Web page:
Director of Rabbi Riskin's Interfaith Center Appeals for Funding to Build Church in Jerusalem

In January 2013, just prior to Israel's national elections, a controversial video emerged with Bayit Yehudi candidate Jeremy Gimpel declaring to a Christian audience that in the future, once the corner stone of the Temple is laid, "the Jews would build churches. We would build them!"

The future has arrived, sans the Temple. David Nekrutman, executive director of Rabbi Shlomo Riskin's Center for Christian-Jewish Understanding and Cooperation (CJCUC), located in Efrat, has made an urgent appeal for funding to establish a church in Jerusalem. In the appeal, published in the October 2013 Jerusalem Post christian Edition, Nekrutman implores the readership:

"…my brother is facing hard times and needs help. CJCUC has been able to introduce him to some of our key supporters, but this is not enough. I ask for more than your prayers for a miracle to occur in having the congregation find a permannet location in east Jerusalem, but to see it in your heart the urgency of the situation and give generously."

HolyLand Missions, directed by Pastor Stephen Khoury, is an evangelizing church with six ministries throughout Israel - two of them in Jerusalem. Their Calvary Church branch located in "East Jerusalem" has to relocate because the landlord will not renew the rental agreement, reportedly under pressure from Muslims. The new building project involves the purchase of 2 hectares of Jerusalem land and the construction of a multi-purpose church facility at a cost of $3,750,000.

"No and No Again"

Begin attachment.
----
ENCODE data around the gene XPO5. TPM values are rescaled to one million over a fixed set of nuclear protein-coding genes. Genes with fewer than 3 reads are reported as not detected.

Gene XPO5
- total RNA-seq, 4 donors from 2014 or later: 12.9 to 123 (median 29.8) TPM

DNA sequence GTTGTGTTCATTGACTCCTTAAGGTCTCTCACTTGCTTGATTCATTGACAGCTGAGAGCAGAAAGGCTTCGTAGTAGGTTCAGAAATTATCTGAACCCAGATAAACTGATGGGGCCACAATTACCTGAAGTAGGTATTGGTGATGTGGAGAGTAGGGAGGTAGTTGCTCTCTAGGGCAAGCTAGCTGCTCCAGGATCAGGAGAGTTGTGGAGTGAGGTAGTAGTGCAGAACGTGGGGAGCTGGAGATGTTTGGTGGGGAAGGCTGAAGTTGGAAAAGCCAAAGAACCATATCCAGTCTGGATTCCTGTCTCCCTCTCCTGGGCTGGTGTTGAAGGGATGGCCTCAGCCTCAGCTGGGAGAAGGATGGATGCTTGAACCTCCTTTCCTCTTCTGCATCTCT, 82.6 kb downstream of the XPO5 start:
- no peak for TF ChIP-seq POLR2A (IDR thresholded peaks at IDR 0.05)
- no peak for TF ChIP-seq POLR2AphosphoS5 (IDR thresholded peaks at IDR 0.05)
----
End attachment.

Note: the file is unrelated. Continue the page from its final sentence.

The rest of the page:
The obvious question which comes to mind to Torah observant Jews is why in the world would an organization founded and directed by the Chief Rabbi of Efrat, Shlomo Riskin, and staffed by Orthodox Jews enter into the church-building business? Surely it is not a mitzvah incumbent upon the Jewish people to facilitate the spreading of the gospel of jesus christ anywhere in the world, let alone in Israel! But then again, Rabbi Riskin and his rabbinic partners have proclaimed that Christians and Jews jointly share Abraham's covenant with G-d. Riskin and the CJCUC have also sanctioned everything from Jews engaging in theological dialogue with Christians to Jews entering churches to granting jesus rabbinic "smicha".

JewishIsrael has reluctantly addressed the following unheard-of-questions to a number of rabbis and scholars who hold varying halachic and hashkafic viewpoints:

1.      Is it halachically permissible for a Torah observant Jew to solicit funds from Christians to help establish or support a church in Israel or anywhere else for that matter?

2.      Is it halachically permissible for a Torah observant Jew to encourage and solicit funds to assist Christians to spread the gospel to Muslims in Israel or elsewhere?

"No and No again" was the unanimous opinion – with the added commentary, "have people gone nuts?"

Unwise and Unhealthy